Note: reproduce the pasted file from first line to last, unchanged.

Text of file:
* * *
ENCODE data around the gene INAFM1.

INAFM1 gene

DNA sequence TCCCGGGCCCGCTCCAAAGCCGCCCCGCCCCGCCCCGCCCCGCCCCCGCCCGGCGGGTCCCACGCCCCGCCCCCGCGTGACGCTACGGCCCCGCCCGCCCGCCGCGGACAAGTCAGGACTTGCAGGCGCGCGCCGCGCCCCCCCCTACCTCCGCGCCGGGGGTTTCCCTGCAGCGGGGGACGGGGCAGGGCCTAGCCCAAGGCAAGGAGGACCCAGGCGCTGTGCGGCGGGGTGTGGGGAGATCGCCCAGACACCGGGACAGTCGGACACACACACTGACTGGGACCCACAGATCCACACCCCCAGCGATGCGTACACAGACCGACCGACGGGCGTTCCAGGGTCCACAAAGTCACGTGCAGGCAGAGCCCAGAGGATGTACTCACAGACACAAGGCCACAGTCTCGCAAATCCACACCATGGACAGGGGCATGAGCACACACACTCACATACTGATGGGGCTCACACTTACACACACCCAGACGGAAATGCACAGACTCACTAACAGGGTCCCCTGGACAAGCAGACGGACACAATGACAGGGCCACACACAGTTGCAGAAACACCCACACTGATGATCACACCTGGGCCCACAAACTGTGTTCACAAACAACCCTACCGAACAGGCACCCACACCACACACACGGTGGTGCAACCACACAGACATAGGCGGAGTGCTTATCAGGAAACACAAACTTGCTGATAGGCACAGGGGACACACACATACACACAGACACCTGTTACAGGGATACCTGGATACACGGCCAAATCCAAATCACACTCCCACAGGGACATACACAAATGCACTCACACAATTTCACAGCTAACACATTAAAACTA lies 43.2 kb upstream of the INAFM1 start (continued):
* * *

ENCODE data around the gene INAFM1.

INAFM1 gene

DNA sequence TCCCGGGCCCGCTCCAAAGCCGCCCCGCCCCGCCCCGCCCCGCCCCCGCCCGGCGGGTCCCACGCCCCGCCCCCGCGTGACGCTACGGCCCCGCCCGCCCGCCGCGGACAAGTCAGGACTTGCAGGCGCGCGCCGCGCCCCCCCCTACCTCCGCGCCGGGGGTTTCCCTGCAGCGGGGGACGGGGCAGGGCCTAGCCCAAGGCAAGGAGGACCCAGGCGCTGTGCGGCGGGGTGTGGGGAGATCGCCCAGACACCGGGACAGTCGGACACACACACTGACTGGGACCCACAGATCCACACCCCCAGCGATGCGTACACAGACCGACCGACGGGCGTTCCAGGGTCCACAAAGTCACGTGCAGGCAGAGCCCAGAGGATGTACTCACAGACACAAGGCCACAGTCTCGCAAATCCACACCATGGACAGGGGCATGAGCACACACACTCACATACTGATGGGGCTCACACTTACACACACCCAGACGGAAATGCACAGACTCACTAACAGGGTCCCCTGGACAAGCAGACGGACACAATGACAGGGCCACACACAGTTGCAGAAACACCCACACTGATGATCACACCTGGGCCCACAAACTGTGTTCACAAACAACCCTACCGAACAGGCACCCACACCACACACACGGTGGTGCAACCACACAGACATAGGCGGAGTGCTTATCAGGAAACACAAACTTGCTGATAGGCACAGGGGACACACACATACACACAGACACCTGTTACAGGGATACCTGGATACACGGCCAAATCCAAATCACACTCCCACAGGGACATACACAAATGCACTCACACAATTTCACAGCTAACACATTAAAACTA lies 43.2 kb upstream of the INAFM1 start (continued):